Normalisation forms allow to define a total order between sequences of scalar values using binary comparison. However this order is purely arbitrary. It has no meaning because the magnitude of a scalar value has, in general, no meaning.

The process of ordering sequences of scalar values in a standard order like alphabetical order is called collation. Unicode defines a customizable algorithm to order two sequences of scalar values in a meaningful way: the Unicode collation algorithm. For more information and further pointers see the Unicode Collation FAQ.

OCaml tips

Characters as Uchar.t values.

Since OCaml 4.03 the standard library defines the Stdlib.Uchar.t type which represents Unicode scalar values.

Unicode text as UTF-8 encoded OCaml strings

For most OCaml programs it is entirely sufficient to deal with Unicode by just treating the byte sequence of regular OCaml string values as valid UTF-8 encoded data. Many libraries return Unicode text using this representation.

Besides latin1 identifiers having been deprecated in OCaml 4.01, UTF-8 encoding your sources allows you to write UTF-8 encoded string literals directly in your programs. Be aware though that as far as OCaml's compiler is concerned these are just sequences of bytes and you can't trust these strings to be valid UTF-8 as they depend on how correctly your editor encodes them. That is you will need to validate and most likely normalize them unless you:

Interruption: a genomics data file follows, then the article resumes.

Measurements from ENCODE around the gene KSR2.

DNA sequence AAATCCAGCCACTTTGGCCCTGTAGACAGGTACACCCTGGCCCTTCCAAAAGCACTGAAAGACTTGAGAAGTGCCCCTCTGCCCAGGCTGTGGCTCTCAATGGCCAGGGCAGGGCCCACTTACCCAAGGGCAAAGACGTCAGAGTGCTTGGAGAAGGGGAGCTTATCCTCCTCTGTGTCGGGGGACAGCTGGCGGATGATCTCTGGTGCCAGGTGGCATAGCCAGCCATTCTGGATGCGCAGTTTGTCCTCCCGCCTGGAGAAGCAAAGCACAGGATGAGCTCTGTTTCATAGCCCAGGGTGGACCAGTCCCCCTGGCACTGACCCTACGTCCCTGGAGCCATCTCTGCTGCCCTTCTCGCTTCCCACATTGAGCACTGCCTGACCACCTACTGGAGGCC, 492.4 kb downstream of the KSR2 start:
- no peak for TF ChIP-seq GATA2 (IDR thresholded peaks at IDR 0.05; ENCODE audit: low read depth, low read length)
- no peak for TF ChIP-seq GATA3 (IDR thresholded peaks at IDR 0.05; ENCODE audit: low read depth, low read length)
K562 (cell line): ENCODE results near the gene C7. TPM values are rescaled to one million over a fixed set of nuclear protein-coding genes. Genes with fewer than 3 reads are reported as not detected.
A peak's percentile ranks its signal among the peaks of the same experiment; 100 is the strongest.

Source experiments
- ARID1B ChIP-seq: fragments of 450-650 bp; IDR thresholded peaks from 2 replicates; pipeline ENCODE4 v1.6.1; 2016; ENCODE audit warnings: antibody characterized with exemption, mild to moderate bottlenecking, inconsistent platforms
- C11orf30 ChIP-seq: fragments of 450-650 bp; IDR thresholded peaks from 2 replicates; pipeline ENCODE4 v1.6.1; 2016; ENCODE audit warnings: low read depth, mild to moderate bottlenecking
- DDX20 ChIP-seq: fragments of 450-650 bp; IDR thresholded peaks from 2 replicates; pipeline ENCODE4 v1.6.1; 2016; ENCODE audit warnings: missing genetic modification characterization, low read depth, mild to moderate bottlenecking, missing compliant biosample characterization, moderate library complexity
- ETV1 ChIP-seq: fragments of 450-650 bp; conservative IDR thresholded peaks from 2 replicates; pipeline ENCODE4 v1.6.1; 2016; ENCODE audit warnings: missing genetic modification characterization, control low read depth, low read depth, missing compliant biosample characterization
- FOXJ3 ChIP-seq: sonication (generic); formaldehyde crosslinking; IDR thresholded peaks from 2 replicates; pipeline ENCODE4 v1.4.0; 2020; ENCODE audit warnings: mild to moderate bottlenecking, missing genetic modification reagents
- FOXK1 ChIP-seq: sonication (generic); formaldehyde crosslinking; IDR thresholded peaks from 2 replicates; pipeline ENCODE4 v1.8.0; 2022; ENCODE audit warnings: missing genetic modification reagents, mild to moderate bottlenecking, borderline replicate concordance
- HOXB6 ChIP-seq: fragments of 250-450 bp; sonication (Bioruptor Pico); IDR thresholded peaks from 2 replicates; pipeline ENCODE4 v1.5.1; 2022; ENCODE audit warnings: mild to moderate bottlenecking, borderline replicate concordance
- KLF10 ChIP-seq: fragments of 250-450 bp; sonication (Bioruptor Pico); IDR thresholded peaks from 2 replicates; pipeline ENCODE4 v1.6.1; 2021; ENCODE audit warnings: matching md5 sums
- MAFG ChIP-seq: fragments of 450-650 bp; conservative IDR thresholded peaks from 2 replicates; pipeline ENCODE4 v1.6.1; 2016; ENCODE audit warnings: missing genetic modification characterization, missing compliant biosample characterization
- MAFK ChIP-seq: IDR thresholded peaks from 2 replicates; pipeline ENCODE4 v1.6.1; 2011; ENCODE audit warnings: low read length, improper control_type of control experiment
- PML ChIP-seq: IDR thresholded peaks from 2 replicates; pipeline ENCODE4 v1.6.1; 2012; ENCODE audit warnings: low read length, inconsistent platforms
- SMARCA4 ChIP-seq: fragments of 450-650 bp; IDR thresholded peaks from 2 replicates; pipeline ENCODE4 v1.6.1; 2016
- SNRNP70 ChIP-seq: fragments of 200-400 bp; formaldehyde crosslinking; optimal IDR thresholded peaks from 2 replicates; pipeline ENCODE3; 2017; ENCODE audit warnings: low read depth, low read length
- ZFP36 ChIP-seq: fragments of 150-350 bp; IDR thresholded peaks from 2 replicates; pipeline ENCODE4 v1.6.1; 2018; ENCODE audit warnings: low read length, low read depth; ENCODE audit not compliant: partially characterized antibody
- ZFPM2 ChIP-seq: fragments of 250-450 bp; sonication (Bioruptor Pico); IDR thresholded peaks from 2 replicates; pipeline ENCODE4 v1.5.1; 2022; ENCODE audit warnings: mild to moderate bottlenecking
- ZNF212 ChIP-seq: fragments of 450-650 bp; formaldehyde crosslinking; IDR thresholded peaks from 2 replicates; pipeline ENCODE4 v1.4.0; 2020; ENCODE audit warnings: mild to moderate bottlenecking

Checking the validity of UTF-8 strings should only be performed at the boundaries of your program: on your string literals, on data input or on the results of untrusted libraries (be careful, some libraries like Yojson will happily return invalid UTF-8 strings). This allows you to only deal with valid UTF-8 throughout your program and avoid redundant validity checks, internally or on output. The following properties of UTF-8 are useful to remember:

UTF encoding and decoding support

UTF decoding and validity checking is available in the OCaml standard library String and Bytes modules since OCaml 4.14.

UTF encoding is available both in the Bytes (since 4.14) and Buffer module (since 4.06).

If you need this functionality prior to 4.14 the third-party Uutf module can be used.